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Black Sunday on DVD!


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According to Mondo-Digital Paramount wil be releasing John Frankenheimer's 1976 film Black Sunday on DVD. I would not expect an isolated score to be included on this, but it's another film with music by John Williams to be released on DVD and that's always a good thing.

The complete specs have not been announced yet, but here is the cover art.

BlackSunday.jpg

Neil

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And Once Upon A Time In The West. One of the best marriages between film and music.

And listed in the Future Undated, THX 1138! I signed a petition for this one to be finally released.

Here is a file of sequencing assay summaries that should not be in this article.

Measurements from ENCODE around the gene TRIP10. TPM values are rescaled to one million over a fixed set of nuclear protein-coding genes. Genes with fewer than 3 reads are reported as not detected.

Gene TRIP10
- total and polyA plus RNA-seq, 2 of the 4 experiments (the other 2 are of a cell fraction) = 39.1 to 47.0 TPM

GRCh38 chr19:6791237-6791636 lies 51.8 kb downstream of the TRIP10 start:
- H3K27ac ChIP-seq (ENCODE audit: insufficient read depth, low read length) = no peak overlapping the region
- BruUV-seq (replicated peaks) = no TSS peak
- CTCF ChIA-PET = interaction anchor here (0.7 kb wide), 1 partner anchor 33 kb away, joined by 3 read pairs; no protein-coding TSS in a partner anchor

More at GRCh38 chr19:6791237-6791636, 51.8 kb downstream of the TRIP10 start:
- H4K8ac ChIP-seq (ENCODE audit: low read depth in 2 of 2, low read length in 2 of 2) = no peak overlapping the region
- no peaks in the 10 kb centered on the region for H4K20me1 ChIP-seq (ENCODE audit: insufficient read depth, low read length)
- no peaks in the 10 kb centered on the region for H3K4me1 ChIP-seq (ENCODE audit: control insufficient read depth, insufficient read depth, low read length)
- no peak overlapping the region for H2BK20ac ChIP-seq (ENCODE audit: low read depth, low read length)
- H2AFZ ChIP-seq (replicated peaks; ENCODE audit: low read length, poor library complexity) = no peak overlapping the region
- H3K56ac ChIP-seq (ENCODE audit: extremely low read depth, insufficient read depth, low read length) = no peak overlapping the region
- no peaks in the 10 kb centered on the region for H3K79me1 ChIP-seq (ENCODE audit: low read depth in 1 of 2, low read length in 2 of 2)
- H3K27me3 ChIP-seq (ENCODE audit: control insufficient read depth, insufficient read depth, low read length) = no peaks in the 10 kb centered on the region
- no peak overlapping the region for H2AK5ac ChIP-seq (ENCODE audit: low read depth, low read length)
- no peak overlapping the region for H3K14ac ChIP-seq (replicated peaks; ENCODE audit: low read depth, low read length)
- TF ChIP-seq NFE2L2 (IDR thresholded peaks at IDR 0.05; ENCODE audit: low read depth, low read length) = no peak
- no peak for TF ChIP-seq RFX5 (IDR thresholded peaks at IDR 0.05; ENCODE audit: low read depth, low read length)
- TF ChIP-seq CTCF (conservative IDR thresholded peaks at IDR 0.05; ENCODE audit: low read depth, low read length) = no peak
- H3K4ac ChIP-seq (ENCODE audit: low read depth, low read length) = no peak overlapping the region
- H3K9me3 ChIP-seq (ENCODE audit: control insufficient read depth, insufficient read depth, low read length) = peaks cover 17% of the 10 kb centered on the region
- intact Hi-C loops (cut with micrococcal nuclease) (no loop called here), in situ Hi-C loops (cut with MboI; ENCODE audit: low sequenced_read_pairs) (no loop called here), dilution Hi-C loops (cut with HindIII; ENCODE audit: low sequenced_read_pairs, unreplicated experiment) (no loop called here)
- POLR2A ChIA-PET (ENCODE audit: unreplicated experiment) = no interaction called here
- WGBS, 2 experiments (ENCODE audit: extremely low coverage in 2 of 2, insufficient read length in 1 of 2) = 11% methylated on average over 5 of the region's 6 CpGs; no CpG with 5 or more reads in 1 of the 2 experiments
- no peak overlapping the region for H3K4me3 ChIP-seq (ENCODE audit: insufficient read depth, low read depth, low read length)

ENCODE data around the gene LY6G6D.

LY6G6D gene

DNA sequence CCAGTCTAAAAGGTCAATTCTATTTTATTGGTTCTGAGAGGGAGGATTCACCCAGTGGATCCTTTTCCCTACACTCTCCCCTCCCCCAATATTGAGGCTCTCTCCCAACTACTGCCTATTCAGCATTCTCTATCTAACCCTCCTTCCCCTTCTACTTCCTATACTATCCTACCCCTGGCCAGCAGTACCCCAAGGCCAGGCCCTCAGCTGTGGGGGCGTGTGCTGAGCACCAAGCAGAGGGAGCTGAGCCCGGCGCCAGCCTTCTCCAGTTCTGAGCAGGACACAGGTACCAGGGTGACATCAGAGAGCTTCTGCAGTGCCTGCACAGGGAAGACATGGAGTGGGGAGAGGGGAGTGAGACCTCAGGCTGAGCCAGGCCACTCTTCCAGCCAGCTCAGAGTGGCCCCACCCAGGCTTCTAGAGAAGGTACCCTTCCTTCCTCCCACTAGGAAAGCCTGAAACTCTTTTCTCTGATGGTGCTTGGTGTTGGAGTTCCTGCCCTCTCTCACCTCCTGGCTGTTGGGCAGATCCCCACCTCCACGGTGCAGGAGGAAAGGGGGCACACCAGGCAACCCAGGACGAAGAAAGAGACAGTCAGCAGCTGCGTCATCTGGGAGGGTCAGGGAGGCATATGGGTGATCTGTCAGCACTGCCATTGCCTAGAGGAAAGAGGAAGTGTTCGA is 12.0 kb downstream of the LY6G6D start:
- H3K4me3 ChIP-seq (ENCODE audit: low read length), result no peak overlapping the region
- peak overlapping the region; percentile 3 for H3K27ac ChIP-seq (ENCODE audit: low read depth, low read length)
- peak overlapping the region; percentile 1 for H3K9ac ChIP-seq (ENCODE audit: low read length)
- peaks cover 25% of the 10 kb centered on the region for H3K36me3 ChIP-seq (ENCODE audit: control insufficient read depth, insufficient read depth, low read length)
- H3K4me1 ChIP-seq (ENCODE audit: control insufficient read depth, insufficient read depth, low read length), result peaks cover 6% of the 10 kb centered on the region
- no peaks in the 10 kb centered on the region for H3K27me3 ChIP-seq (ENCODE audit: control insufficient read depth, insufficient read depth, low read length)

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Alex Cremers

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I fail to see the correlation between the two titles, but okay.....

You want a correlation? John Williams is Spielberg's house composer

Really? I had no idea. :roll:

Neil - who wouldn't really describe Williams as being a "house composer" for Spielberg.

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Never seen it, but it's based on Thomas "Silence of The Lambs" Harris' novel.

I beilieve it's about a plot to blow up the superbowl, with the CIA and the Mossad working together to stop it. I won't tell you the end.

It has some very good Williams stuff.